The responsible historical research and the style of the text bear Luke's personal stamp. The Gospel being “God-inspired” does not diminish the educational level or the intellectual abilities of the author. In his research, of course, as in the selection and arrangement of the subject material, the evangelist had unquestionably the guidance of the Holy Spirit, secured of any error and brightened the talents that adorned Luke.
  From the address, “excellent Theophilus”, we realize that the recipient of the Gospel had a high social position. We meet the same title "Your Excellency", with the same meaning in the book of the Acts of the Apostles (see 23:26; 24:3; 26:25). If it is true that Luke was a military doctor in Philippi, where a Roman legion was based, Theophilus may well have been one of the supreme lords of Philippi.
  From the authors of the Gospels, the two, Matthew and John, are among the first generation of believers, while the other two, Mark and Luke, belong to the second generation. This is very important as far as the one and only tradition of the Gospel is concerned. As it is well known, many lines can pass through one point, while only one line passes through two points. Two eyewitnesses testify Jesus’ life and teaching, and there are two more through whose testimony, the Gospel was delivered from one generation to the next. The agreement between these four witnesses confirms the reliability of the Gospel narratives.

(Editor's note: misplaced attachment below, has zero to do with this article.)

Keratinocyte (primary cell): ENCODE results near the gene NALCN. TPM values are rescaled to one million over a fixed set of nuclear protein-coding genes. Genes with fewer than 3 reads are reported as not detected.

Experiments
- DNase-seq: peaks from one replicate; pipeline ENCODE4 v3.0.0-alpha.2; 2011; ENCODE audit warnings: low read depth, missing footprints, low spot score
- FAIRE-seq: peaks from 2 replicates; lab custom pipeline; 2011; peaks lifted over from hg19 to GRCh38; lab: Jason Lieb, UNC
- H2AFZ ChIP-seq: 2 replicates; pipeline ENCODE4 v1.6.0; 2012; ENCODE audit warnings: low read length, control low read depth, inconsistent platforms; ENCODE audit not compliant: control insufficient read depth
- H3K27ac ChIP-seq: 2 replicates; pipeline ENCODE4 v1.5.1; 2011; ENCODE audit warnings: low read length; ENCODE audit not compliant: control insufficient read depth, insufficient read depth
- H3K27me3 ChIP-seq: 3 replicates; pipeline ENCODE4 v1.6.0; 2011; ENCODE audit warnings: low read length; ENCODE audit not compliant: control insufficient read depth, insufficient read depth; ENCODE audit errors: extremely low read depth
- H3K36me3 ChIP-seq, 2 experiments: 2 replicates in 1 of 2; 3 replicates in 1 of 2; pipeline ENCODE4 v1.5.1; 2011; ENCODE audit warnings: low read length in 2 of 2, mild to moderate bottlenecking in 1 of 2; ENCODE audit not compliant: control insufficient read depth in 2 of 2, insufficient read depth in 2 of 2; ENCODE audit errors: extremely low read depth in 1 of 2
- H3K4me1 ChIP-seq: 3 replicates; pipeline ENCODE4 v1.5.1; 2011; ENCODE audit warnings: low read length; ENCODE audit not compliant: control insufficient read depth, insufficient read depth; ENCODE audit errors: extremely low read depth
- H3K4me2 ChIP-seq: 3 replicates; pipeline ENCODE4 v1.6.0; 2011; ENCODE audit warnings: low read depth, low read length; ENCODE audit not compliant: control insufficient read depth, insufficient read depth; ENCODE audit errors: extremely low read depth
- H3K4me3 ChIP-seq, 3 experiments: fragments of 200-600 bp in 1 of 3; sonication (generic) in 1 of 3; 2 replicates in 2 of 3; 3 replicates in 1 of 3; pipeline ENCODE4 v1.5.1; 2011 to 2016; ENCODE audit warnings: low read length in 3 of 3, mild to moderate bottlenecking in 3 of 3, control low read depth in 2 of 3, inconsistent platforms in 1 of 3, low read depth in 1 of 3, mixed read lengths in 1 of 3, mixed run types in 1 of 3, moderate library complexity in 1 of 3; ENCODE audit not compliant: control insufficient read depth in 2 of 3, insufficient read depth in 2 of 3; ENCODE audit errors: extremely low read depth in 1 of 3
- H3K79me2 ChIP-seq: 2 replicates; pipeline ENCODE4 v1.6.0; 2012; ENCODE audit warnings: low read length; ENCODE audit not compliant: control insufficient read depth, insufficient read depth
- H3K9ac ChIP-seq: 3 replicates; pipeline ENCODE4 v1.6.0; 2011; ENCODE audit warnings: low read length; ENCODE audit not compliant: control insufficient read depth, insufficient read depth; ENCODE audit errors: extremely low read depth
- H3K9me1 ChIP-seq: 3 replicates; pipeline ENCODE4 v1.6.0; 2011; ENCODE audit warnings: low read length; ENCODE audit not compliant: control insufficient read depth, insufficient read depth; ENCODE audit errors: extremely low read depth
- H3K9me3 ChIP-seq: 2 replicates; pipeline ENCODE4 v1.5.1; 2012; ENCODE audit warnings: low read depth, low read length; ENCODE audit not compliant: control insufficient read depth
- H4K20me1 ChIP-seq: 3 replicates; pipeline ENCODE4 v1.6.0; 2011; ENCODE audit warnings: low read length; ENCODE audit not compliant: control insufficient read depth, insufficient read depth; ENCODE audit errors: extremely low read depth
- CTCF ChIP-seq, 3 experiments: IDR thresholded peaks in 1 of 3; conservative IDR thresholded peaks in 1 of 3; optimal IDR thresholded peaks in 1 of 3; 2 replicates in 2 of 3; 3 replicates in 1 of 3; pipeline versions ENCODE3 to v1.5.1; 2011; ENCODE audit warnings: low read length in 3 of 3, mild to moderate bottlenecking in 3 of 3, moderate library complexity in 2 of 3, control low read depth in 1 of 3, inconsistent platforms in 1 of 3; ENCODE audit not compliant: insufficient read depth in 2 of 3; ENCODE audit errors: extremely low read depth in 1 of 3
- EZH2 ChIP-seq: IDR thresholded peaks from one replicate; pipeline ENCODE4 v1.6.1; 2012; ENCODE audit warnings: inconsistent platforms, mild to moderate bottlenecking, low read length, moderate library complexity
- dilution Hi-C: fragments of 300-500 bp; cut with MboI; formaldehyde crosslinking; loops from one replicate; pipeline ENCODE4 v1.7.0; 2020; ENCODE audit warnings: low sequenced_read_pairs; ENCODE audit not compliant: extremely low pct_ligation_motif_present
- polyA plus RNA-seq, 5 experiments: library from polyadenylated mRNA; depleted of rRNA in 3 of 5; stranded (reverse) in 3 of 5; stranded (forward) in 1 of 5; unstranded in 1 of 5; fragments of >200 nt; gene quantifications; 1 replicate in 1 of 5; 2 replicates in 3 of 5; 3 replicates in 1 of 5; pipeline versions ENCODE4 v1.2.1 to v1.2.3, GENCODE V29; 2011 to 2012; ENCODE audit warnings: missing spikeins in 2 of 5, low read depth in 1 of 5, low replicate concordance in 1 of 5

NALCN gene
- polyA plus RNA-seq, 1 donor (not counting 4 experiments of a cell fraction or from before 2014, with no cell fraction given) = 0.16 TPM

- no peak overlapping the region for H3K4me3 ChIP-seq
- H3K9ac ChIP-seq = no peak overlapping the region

1,4. ἵνα ἐπιγνῷς περὶ ὧν κατηχήθης λόγων τὴν ἀσφάλειαν.

1:4 so that you may know the certainty of the things you have been taught.

  Theophilus had already known the truth of the Gospel, but it was necessary to proceed to a more essential and complete knowledge, as he states “ἵνα ἐπιγνῷς”. Oral teaching, after all, is always at risk of change over time. Luke, with his Gospel, aims to secure and guarantee catechism. In the language of the scrolls of the Greek and Greek-Roman era, "ασφάλειαν" mainly means the written guarantee of a financial agreement (proof, contract, promissory note etc.) Luke, in other words, tried to offer Theophilus a written and complete teaching (catechesis), which would be the guardian and guarantor of the oral apostolic tradition.
  The Gospel according to Luke, therefore, is a catechetic letter, containing the teaching of the apostolic times. But in every age the Gospel must be the main teaching of the faithful. Other useful narratives might seem more attractive and fascinating. However, it is the God-inspirited word of the Holy Scripture that transforms, cultivates and sanctifies. Saint John Chrysostom advises: "So sanctify your soul, sanctify your body by always having them (the words of the Holy Scriptures) in your heart and lips. For, if obscenity pollutes terribly and invites demons, it is obvious that spiritual reading sanctifies and attracts the Holy Spirit’s grace. These words are divine melodies. So, let them become within us the refrain, and by using these let’s make the medicines for the passions of the soul. If we realize the value of these readings, we will listen to them willingly”.